AT Winter Camp–January 2004

It was Farm Show week this past week.  Of course, this
 is the exact reason we were blasted two times by
 arctic winds within six days.
Lucky for me, I like the cold.  I like it so much that
 I spent last weekend backpacking on the AT, spending
the 0 degree night in a three-sided shelter.  I was
 wrapped in a mummy sleeping bag with extra layers on
 my body, my only defense against the bitter cold.
Much to the shagrin of those around me, the thought of
 backpacking 17 miles and sleeping out in the heart of
 winter was exhilerating to me.  To keep possible
 insanity from setting in, spurred by the disbelief
 displayed by others over the idea that I was not
 sleeping in a warm bed on Saturday, I took refuge in
knowing that four others were joining me and seemed
 just as normal as I.
We set out from the southern terminus of our trek
 along Rte. 16 a little west of Blue Ridge Summmit.
 The day was sunny.  Crystal clear blue skies shimmered
 overhead.  The air was crisp.  The temperature was
 somewhere around 20 degrees.  Absolutely perfect for
 walking with a pack on your back.
Before long, seriously, it seemed to come that
 quickly…six miles and some change were covered in a
 little over two hours.  Before long we arrived at the
 shelter.  It was only 2:15 in the afternoon.

 Knowing the night would be long due to the sun’s early
departure this time of year, we scoured the area for
 wood.  We determined that if we could stay by the fire
 until at least 8 p.m., the night would be more
 manageable for prolonged attempts at sleeping.
The wood was piled sufficiently high.  In fact, we had
 gone into extreme gathering mode.  We had more wood
 than a beaver would use in building his dream beaver
lodge.  Hey, better safe than sorry is how it goes.
Wrong.  After eating mac and cheese loaded with extra
 cheese and spiced up with sausage, I discovered that
the self-inflating sleeping pad that would serve as my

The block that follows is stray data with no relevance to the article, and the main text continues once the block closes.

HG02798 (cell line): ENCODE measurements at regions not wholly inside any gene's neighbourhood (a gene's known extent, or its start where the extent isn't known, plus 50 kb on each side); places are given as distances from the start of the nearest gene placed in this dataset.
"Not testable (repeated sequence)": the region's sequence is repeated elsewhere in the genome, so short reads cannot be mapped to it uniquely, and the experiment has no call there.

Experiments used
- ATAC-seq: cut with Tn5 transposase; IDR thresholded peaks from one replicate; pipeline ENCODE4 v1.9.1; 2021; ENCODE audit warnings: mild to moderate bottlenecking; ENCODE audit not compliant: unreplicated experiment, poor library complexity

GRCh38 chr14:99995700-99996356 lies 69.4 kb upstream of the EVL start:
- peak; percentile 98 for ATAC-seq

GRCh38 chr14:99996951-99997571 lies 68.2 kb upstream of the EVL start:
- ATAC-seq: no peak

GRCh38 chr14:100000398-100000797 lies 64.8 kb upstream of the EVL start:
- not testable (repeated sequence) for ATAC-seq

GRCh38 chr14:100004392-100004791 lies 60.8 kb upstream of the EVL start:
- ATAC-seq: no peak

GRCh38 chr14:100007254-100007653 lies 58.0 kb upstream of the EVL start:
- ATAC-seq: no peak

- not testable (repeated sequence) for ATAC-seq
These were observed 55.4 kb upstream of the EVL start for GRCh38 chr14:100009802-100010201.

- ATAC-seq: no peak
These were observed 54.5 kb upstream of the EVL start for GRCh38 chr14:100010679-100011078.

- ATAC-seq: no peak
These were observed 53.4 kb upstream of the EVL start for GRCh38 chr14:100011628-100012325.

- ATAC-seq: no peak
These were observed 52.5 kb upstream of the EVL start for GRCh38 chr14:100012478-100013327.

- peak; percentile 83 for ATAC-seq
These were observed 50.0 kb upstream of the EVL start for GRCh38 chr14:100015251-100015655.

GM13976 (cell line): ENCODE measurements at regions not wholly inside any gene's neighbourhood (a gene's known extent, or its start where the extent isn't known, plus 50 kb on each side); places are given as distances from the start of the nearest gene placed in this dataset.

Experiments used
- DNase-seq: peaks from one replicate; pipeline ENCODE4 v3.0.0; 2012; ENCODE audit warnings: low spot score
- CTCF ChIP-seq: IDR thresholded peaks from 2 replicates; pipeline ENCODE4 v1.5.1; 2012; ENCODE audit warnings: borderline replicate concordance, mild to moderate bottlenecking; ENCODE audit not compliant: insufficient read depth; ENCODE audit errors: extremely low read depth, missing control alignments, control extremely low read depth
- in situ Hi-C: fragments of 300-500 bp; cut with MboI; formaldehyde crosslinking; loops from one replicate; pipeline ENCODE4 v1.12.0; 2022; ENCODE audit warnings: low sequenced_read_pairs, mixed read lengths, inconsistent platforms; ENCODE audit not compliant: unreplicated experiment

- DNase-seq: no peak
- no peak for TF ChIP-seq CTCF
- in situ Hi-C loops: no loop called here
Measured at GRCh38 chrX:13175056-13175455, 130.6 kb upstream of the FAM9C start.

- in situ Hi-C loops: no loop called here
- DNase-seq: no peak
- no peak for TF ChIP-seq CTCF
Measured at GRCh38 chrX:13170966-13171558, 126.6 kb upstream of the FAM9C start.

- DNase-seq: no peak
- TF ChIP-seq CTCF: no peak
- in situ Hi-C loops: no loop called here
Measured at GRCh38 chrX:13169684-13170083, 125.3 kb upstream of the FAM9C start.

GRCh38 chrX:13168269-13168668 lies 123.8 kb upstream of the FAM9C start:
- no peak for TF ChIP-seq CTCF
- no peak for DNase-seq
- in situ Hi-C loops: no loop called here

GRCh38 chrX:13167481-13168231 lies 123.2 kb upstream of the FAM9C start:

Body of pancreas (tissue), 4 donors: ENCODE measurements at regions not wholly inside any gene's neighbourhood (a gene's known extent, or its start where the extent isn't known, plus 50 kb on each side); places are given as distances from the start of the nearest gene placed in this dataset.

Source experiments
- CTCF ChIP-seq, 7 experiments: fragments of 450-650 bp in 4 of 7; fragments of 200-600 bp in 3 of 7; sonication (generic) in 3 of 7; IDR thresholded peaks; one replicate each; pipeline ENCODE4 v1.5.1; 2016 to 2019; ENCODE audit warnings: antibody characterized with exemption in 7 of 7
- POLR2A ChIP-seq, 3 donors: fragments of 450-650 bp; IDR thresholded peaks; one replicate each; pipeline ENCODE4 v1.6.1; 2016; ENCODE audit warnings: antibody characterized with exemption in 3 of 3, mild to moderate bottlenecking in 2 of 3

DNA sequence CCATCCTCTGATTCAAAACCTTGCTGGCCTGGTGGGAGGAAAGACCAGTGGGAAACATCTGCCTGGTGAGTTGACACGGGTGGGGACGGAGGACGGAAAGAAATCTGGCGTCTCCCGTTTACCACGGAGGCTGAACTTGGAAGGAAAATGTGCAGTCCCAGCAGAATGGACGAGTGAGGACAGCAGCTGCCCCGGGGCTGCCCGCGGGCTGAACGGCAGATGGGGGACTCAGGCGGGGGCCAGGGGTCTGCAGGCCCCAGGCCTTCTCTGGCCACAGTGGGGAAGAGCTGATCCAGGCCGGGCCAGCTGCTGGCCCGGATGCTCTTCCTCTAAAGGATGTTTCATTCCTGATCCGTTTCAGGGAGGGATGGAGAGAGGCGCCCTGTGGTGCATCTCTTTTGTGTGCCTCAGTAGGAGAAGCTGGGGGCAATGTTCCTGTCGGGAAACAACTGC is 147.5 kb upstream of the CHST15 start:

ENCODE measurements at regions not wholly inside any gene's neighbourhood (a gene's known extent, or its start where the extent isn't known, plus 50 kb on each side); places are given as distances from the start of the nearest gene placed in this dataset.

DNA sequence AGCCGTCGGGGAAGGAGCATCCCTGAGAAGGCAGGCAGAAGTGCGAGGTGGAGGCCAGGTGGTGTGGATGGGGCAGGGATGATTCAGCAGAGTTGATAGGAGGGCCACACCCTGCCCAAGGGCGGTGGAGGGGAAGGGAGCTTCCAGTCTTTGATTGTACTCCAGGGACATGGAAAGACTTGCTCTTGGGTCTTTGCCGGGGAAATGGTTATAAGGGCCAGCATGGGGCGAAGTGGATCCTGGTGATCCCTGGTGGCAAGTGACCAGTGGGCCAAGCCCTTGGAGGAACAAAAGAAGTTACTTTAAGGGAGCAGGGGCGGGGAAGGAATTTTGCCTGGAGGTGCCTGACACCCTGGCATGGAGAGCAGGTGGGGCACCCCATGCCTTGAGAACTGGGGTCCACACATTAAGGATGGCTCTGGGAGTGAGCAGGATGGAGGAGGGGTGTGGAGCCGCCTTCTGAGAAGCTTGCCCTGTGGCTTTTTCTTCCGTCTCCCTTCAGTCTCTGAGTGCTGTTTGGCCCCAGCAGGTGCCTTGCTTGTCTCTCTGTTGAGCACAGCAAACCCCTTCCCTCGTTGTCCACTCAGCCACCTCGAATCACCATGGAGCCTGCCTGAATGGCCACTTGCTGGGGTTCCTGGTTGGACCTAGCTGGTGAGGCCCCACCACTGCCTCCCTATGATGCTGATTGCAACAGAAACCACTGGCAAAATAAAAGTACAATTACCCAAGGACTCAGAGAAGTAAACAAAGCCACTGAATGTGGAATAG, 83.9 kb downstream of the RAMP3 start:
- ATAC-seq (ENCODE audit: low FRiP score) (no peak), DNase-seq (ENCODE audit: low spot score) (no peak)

comfort and insulation from the cold wood floor of the
 shelter had a small leak in it.  We tried to find the
 hole to repair the pad.  No luck.
I faced the reality of sleeping on the cold wood.
Mind spasms rendered the idea of sitting monk-like by
 the fire all night or hiking back to the car and
 driving home to my warm bed.  Instead, I opted for
 piling fleece jackets underneath my sleeping bag to
 have some sort of barrier beneath me.

The night consisted of two periods of some unknown
 length of sleep that was interupted by nine hours of
 tossing and turning.  Why I do this to myself was a
 lurking question that night?

 I could not answer the question though.  This became
 disturbing and taxed my psyche.  How could I possibly
 not have a reason for sleeping out in the bitter cold,
 being completely uncomfortable, missing my wife, not
 wanting to get out of my bag to relieve myself because
 it was too cold…
There must be something that gets me out there. But
I wish I had something clever or insightful to answer
 my own disturbing questions.  I simply do not.
The only thing that has some resonance in me is that
 if I do not go camping or backpacking from time to
 time, I become agitated.  I get a sense there is
 something missing, or perhaps it is more that I am in
 need of the mountain air, the trees, the climbs, the
 walking along ridgetops, the sound of streams.  Maybe
 it has nothing to do with something “missing” and has
 more to do with “needing” something.
I do not know.  I am OK with my ignorance.
We finished on Sunday by walking 10 miles to
 Caledonia.  We were hungry and tired when we finished
 up.  The coldest night of the year didn’t prove to be
so unbearable.

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